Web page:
UN to question US over rights situation
The 47-member council is expected to blast the US over the use of torture in its so-called ‘war on terror’ and the country’s failure to dismantle the Guantanamo Bay detention center.
The 30-member US delegation will come to Geneva with a 20-page report that includes the input of civic and social organizations.
For most observers, seeing the US engage the summit is a huge milestone in itself.
The US will also face questions over religious freedom, the death penalty, immigration policy and the treatment of racial minorities.
Separately, Amnesty International USA and the American Civil Liberties Union (ACLU) have issued a 400-page report claiming that racial, ethnic and gender disparities persist in the US, Reuters reported.
The US Human Rights Network says, “Discrimination permeates all aspects of life in the US, and extends to all communities of color, and when coupled with discrimination on the basis of gender, sexual orientation, disability or other bases, can have a devastating impact.”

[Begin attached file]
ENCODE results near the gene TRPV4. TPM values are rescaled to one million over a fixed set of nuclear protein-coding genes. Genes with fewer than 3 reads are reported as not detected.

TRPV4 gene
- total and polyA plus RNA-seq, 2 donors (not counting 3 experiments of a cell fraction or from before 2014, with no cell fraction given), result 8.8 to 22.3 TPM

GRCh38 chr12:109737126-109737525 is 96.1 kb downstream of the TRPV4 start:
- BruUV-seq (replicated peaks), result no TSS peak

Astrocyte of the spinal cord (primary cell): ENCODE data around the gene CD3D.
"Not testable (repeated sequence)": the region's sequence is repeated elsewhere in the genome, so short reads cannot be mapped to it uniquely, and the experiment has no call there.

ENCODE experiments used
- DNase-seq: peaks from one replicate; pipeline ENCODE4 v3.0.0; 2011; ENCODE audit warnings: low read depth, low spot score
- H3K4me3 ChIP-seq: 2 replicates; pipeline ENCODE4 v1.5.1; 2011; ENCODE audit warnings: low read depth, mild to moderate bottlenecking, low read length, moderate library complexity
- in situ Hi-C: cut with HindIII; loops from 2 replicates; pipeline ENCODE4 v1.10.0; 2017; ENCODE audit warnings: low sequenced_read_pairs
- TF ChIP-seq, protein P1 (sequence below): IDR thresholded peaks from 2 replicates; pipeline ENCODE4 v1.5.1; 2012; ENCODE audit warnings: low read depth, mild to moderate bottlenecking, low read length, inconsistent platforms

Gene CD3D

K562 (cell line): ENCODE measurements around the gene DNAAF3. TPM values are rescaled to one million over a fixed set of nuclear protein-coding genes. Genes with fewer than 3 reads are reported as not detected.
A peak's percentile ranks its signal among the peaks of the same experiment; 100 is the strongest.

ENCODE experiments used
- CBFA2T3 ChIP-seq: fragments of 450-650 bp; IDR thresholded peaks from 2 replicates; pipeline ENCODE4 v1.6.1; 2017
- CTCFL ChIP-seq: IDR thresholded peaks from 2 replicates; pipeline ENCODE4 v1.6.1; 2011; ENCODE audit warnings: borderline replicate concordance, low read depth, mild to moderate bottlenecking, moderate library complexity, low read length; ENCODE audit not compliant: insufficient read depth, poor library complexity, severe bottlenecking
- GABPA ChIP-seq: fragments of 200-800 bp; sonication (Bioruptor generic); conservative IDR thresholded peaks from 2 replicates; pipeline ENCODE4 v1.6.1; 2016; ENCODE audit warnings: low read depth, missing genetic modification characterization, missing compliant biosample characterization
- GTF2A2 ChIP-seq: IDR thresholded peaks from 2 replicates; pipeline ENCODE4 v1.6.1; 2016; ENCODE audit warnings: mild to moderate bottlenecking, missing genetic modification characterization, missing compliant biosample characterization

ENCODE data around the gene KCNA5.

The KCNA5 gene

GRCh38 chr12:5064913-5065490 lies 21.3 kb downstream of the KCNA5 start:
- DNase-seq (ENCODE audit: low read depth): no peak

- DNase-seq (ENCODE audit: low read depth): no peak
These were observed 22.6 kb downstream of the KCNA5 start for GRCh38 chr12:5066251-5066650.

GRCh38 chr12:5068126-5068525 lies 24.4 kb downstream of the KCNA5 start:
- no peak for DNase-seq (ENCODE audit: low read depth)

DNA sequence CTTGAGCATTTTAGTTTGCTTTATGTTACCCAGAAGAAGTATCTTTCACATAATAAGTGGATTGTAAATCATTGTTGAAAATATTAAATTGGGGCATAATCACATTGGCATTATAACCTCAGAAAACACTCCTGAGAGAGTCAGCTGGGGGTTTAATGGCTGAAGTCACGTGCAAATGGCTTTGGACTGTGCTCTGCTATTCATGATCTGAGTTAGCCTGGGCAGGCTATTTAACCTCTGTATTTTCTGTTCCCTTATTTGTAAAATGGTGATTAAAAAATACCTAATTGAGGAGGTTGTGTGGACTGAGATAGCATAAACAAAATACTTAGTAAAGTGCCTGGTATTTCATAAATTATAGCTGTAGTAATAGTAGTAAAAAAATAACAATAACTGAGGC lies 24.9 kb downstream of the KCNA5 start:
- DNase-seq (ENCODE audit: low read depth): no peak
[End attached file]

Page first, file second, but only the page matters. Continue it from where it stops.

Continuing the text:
Last week Iran‘s Foreign Ministry Spokesman Ramin Mehmanparast told IRIB that Washington’s unconditional support for Israel, the establishment of “hideous prisons” such as Abu Ghraib in Iraq and Guantanamo in Cuba, the invasion of other nations and desecration of divine religions “under the pretext of free speech” make the US the supreme violator of human rights.
Among Washington’s long list of human rights violations is the case of an Iranian woman illegally detained and tortured in the US.
Shahrzad Mir-Qolikhan was arrested in the US in December 2007. Her ex-husband, Mahmoud Seif, had allegedly tried to export night-vision goggles to Iran from Austria. She was sentenced to five years in prison by a Florida federal court in his absence.
Shahrzad has since been mentally and physically tortured and denied visits from her family members including her twin 14-year-old daughters, Melika and Melina. She is allowed only one hour and 25 minutes of telephone time a week.
This is while Florida Department of Corrections clearly states that “a visiting schedule shall be implemented to ensure a minimum of two hours a week for inmates to receive visits.”